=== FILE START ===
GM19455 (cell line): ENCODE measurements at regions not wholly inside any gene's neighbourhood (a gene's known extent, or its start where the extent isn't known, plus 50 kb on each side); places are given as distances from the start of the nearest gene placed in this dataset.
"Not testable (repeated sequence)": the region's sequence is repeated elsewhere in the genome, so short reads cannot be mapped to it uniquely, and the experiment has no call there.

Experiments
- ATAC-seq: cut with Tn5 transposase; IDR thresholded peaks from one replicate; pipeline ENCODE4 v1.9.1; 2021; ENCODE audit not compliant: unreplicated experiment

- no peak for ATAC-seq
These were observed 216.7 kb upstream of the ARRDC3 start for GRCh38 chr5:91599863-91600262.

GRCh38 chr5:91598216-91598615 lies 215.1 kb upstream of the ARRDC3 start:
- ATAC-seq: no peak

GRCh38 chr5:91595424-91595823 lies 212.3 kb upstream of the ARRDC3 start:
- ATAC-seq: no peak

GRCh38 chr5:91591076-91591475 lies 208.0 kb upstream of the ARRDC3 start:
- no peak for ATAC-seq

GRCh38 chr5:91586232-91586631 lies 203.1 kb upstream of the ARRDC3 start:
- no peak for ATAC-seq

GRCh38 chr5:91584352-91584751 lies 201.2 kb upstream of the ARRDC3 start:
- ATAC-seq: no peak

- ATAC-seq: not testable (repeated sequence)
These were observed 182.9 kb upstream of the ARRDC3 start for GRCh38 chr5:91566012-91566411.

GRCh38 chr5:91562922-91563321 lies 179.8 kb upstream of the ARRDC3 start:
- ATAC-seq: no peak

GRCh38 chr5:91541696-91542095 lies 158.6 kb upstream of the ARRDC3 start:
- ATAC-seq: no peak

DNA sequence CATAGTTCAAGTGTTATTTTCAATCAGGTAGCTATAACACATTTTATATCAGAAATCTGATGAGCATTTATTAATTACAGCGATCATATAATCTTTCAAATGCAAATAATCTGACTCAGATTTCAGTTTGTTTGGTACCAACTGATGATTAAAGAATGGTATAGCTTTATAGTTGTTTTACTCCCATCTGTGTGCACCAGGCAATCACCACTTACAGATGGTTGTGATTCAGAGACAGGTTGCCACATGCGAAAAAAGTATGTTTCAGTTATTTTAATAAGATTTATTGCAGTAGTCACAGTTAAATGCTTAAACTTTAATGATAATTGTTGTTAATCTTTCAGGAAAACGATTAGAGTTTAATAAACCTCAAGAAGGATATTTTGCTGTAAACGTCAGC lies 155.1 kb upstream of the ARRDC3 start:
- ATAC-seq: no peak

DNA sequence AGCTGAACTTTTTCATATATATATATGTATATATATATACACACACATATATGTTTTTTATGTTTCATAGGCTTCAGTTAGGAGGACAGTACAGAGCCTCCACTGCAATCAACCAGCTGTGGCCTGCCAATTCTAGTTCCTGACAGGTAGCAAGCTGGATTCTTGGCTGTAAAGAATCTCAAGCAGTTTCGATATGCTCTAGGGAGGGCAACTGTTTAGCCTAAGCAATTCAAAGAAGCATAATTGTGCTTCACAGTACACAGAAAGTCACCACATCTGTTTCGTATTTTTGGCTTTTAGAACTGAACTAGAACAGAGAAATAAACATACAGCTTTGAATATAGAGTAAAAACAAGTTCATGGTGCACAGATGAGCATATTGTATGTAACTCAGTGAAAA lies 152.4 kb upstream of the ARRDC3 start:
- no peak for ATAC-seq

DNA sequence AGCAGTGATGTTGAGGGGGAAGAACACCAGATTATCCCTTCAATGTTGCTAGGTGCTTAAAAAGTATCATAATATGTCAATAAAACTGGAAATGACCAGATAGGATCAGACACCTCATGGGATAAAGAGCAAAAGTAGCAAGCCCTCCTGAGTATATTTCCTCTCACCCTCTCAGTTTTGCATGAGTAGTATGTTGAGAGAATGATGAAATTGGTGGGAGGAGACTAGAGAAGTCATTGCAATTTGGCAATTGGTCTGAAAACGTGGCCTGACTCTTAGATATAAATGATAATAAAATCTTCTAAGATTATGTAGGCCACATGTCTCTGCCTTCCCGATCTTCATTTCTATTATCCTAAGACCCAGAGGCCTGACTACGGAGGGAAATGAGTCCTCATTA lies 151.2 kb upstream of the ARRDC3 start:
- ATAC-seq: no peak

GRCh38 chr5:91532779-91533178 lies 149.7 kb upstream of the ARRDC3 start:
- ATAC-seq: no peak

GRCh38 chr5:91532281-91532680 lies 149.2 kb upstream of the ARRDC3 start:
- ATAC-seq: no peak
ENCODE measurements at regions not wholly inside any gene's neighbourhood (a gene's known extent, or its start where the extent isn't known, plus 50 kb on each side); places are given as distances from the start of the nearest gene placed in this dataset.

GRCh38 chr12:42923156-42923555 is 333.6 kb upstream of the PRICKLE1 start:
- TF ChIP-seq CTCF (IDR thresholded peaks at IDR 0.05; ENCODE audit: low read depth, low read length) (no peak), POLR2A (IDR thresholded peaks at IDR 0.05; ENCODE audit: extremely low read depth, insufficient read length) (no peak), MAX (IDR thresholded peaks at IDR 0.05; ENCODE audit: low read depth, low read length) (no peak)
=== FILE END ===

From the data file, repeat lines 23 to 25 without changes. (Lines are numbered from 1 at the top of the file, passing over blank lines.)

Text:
DNA sequence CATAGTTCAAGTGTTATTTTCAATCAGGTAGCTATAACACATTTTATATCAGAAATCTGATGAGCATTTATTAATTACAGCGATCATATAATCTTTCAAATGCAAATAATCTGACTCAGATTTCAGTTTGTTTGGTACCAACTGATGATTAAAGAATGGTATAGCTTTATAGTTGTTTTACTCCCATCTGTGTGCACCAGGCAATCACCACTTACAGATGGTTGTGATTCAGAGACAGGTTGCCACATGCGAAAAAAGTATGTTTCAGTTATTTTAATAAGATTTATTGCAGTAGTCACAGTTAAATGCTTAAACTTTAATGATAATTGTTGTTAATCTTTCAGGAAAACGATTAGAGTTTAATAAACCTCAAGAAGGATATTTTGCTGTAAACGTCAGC lies 155.1 kb upstream of the ARRDC3 start:
- ATAC-seq: no peak

DNA sequence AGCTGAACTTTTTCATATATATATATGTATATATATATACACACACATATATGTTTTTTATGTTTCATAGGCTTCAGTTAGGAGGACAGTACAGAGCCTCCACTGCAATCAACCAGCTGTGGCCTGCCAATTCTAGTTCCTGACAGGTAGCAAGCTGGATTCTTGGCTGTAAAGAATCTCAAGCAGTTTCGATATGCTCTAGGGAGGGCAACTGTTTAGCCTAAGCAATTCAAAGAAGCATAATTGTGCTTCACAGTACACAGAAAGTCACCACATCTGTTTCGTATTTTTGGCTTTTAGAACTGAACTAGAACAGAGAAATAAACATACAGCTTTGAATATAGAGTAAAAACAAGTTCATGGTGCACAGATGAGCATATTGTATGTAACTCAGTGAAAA lies 152.4 kb upstream of the ARRDC3 start: